The rains came and the floods exposed us all. They also exposed and laid bare the degree of corruption, greed, nepotism and apathy in certain offices and institutions. And sadly, by and large we in the media had been quiet; we had failed to report what was really happening. In his first reaction to the tragedy, however, Custodian of the Two Holy Mosques King Abdullah issued a wake-up call to the Kingdom. He also added two new words to our Saudi lexicon — transparency and accountability. In the light of this, there is only the truth to be told. South Africa had its Truth Commission, the United States its Warren Report and Britain its White Paper. What our investigative bodies find must be made known and publicized within the framework of our government and society. Just as King Abdullah’s words have been a balm to the people, this report and its findings should ease the minds of those who suffered and even those who were not directly affected by the tragedy. Those who are responsible in any way should be named and if they have a conscience, they will surely be deeply shamed. We cannot allow those who blatantly transgress rules and disregard morality for their own personal gains to be unpunished victors. Having said this, we must not rush madly into a witch-hunt or a blame game. Being able to fix blame is important — but does it necessarily solve a problem or ease the pain of those who lost family and friends? Far better to correct what was wrong so that it does not happen again. Jeddah at the moment is buzzing with rumors about who, what, why, how much and when. Transparency and accountability will go a long way toward dispelling the rumors and replacing them with facts and solutions.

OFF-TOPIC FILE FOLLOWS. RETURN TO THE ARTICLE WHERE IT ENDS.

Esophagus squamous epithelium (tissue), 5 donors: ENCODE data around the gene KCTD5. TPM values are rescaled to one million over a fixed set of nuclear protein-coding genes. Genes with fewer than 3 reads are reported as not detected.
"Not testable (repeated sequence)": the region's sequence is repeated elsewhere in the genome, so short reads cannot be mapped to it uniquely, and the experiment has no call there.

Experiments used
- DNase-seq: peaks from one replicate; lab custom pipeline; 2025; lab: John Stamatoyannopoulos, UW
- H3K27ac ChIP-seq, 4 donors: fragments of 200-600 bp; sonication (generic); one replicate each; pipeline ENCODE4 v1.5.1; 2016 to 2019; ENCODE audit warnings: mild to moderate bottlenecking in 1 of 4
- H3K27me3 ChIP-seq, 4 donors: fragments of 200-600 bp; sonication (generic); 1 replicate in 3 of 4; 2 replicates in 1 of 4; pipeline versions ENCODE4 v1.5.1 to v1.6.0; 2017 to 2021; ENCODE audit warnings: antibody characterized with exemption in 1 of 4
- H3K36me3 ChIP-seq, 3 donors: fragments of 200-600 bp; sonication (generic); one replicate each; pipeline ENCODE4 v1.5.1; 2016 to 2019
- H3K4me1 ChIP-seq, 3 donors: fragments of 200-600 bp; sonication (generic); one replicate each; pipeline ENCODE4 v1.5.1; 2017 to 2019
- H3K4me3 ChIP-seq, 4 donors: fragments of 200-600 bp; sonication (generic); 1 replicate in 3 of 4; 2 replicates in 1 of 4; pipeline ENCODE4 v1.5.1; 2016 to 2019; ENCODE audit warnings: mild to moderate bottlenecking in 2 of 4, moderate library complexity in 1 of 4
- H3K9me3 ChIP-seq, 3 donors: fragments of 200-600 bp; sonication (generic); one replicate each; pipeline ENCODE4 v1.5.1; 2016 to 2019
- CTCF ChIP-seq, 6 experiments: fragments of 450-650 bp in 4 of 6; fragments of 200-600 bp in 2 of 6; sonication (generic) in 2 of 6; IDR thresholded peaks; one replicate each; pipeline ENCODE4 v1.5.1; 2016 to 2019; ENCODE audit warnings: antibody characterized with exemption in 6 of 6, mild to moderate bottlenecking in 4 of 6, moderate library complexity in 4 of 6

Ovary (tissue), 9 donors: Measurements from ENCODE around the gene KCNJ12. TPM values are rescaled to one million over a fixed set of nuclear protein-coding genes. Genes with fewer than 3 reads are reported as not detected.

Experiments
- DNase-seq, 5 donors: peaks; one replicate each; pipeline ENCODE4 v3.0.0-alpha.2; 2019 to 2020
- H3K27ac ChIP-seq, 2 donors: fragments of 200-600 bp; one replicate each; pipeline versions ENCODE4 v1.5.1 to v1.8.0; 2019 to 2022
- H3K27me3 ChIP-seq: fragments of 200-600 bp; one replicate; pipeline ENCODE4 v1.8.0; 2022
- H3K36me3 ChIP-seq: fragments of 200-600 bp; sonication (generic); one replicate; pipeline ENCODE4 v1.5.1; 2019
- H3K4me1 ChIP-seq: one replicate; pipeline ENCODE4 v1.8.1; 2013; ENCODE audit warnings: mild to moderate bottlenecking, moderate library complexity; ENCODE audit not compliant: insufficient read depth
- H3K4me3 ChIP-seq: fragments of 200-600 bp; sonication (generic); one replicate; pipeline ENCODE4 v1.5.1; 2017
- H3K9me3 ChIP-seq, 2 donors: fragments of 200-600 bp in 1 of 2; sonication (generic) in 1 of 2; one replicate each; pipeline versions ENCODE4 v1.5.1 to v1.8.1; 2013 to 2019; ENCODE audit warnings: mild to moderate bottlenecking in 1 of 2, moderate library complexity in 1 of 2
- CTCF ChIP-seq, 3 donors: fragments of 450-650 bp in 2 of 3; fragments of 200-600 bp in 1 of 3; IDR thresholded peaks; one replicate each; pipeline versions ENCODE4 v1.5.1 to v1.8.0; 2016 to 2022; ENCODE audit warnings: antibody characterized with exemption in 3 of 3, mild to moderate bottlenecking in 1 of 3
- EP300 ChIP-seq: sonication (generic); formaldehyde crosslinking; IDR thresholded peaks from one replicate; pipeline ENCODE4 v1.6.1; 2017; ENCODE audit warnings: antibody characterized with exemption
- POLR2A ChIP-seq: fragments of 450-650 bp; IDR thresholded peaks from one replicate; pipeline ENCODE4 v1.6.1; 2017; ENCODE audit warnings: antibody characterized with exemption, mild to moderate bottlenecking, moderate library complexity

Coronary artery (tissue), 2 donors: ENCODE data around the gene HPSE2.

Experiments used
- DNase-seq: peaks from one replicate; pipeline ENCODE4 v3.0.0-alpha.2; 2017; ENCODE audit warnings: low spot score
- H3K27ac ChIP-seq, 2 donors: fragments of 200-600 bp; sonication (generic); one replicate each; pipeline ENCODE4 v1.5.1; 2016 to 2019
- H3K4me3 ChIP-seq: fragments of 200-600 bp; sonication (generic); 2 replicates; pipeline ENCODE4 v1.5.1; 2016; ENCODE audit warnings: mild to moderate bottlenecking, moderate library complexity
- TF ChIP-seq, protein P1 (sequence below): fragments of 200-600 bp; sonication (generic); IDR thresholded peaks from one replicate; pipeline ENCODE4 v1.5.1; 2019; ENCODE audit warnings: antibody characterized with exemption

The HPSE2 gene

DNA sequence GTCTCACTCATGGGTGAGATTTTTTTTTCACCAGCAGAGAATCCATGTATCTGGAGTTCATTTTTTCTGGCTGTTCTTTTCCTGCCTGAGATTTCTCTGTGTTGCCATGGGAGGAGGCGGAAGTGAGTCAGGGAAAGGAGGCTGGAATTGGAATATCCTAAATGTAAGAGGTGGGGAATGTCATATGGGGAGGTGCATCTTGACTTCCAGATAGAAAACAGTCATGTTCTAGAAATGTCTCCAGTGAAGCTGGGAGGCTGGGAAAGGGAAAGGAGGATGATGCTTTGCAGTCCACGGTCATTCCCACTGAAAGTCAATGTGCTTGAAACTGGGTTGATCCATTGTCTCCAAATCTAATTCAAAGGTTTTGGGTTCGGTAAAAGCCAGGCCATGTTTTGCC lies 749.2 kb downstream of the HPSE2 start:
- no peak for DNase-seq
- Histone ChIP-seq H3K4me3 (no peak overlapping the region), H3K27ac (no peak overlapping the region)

Let us now look to the future. Let us admit that many of our local companies failed (for whatever reason) to provide the world-class projects that they were supposed to provide. In addition, many institutions and government departments did not rise to the occasion and perform as they should have done. I suggest that it may be time for us to ask and learn from others and take advantage of their experience and expertise. There is no shame in this; the shame would be in doing nothing. We can learn from others — for example from Singapore’s Disaster Management Center, its civil defense and city management. Their problems are similar to ours and they have dealt with them successfully. Let us follow their example.